Is Queen the feminist we have forgotten?


Losing hand
In a drunken reverie Rani(Ranaut) professes how her life mirrors Gupta uncle. That uncle who never let the stench of tobacco near nor laced his lips with alcohol yet somehow succumbed to the misery of cancer. This is her. She has obeyed every rule in the book; never defied her parents; was subservient to her fiance and played a pushover to the world yet life dealt her a losing hand; Love lynched her and destiny ditched her.  Why her? And more importantly what now?

Runaway but not revolting
Rani after being dumped at the altar decides to honeymoon alone. Why does she do it? Earlier on we see how she saves every penny towards her honeymoon fund (which is visiting her most favorite cities Paris and Amsterdam). So when she is robbed of the romance why give up this treasured dream? She quietly confides to her dad that she wants to go but will not if he chooses otherwise. She does not defy yet calmly expresses her decision. For a girl who has hardly stepped out of Rajori she decides to globe-trot, alone. Only she isn’t fully prepared.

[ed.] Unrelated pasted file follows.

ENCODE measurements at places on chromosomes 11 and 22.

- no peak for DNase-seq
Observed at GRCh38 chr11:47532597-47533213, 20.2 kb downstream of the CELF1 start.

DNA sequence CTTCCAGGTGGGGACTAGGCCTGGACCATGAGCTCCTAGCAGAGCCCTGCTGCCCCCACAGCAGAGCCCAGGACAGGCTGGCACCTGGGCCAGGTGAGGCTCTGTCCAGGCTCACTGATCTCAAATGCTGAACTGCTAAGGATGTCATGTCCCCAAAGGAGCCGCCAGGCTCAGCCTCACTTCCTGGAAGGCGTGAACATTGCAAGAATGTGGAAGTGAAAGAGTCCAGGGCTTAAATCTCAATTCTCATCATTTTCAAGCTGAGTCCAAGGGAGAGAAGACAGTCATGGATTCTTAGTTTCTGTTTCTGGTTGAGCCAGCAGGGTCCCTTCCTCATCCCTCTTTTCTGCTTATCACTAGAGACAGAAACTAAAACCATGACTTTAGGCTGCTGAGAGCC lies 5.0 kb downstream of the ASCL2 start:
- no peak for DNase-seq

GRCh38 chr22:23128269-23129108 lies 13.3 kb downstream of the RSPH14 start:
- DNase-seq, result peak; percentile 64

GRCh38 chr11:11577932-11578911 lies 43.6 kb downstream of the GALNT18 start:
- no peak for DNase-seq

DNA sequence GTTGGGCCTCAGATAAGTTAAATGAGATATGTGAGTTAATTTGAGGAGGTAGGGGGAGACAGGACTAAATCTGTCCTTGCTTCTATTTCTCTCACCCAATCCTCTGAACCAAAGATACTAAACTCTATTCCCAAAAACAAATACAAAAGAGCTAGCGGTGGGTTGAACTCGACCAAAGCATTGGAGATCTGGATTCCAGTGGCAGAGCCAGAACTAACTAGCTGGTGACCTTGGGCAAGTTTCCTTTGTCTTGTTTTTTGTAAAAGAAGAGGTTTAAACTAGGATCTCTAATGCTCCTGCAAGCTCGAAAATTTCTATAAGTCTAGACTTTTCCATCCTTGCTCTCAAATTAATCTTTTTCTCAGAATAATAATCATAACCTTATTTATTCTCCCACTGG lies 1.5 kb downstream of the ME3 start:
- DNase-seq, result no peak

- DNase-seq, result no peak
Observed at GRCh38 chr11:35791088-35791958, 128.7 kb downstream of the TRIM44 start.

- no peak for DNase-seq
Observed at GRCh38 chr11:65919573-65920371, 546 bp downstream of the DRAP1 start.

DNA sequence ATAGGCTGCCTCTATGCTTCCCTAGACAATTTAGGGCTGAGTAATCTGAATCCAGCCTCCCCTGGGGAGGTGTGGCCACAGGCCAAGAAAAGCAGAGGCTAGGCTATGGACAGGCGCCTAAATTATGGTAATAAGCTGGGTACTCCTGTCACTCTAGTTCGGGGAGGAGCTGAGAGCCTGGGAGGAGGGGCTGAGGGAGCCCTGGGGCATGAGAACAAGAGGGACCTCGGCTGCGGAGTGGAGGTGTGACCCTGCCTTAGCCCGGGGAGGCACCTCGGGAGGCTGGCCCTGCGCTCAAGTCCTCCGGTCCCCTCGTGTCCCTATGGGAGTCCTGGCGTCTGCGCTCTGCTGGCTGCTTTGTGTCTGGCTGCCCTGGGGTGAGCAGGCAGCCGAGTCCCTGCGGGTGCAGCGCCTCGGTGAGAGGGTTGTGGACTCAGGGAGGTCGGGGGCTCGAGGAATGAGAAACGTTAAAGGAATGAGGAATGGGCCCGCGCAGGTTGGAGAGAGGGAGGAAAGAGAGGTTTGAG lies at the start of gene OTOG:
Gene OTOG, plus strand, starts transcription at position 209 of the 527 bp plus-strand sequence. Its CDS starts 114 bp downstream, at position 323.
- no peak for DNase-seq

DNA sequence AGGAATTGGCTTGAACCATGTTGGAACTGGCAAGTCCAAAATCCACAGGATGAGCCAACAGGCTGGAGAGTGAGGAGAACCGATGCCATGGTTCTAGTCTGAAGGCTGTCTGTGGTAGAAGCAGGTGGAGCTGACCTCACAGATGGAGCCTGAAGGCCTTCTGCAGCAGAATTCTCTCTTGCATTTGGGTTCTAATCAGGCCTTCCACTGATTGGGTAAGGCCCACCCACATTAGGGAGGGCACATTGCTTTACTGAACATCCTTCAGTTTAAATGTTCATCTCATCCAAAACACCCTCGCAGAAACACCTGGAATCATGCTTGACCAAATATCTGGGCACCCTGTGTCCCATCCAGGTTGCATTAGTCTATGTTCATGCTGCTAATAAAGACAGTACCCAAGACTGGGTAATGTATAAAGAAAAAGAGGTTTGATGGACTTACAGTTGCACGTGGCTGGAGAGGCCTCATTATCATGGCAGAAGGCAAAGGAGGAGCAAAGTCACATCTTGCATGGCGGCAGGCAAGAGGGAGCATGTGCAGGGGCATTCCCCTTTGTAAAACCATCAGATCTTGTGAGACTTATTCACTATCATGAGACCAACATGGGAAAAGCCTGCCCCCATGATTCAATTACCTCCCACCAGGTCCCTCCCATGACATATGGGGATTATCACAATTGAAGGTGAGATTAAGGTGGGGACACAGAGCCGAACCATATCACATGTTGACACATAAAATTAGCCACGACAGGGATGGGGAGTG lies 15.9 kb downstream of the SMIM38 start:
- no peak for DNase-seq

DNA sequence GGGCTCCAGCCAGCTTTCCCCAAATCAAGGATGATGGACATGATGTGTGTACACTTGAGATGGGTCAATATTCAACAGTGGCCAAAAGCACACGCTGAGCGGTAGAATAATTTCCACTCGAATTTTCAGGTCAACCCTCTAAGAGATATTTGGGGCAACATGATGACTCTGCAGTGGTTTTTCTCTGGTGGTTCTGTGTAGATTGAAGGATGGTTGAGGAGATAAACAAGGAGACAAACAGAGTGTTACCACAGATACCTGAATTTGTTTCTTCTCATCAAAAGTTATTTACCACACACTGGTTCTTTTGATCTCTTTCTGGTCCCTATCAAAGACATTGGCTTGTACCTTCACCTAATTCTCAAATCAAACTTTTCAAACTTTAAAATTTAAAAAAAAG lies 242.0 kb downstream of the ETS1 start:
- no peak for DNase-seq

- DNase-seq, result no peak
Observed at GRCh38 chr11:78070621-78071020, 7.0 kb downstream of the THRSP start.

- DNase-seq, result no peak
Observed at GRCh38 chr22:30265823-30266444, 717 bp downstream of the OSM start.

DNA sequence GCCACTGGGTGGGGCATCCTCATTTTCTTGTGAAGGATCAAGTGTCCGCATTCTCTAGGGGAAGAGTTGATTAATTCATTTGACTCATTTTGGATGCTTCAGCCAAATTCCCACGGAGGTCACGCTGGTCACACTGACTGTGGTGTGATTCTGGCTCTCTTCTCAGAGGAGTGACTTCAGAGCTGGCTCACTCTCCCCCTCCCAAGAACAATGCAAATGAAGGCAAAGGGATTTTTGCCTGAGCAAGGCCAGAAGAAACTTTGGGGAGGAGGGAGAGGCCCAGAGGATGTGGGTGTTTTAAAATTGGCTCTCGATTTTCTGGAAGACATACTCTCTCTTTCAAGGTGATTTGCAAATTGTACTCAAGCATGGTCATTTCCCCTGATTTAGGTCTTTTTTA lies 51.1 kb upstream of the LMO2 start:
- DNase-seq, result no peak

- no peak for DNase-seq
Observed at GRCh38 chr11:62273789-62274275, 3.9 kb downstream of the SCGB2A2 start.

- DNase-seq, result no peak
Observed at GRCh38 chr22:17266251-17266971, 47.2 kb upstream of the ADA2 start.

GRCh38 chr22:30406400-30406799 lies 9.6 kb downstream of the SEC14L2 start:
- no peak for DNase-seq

Pushing boundaries
In Paris, she hardly leaves her room. Her grandmother chides her “if you just wanted to watch the Telly, why go all the way to a different country” – a nudge here. Her epic encounter with vijaya lakshmi(vijay) shoves her further in exploring the city. She is still terrified of the Eiffel which as lovers they had declared to visit together. But she decides to hang around. She gets drunk, dances in public and almost gets arrested, all of which her fiance and his mummy would have resented. But she is having a ball by flying solo.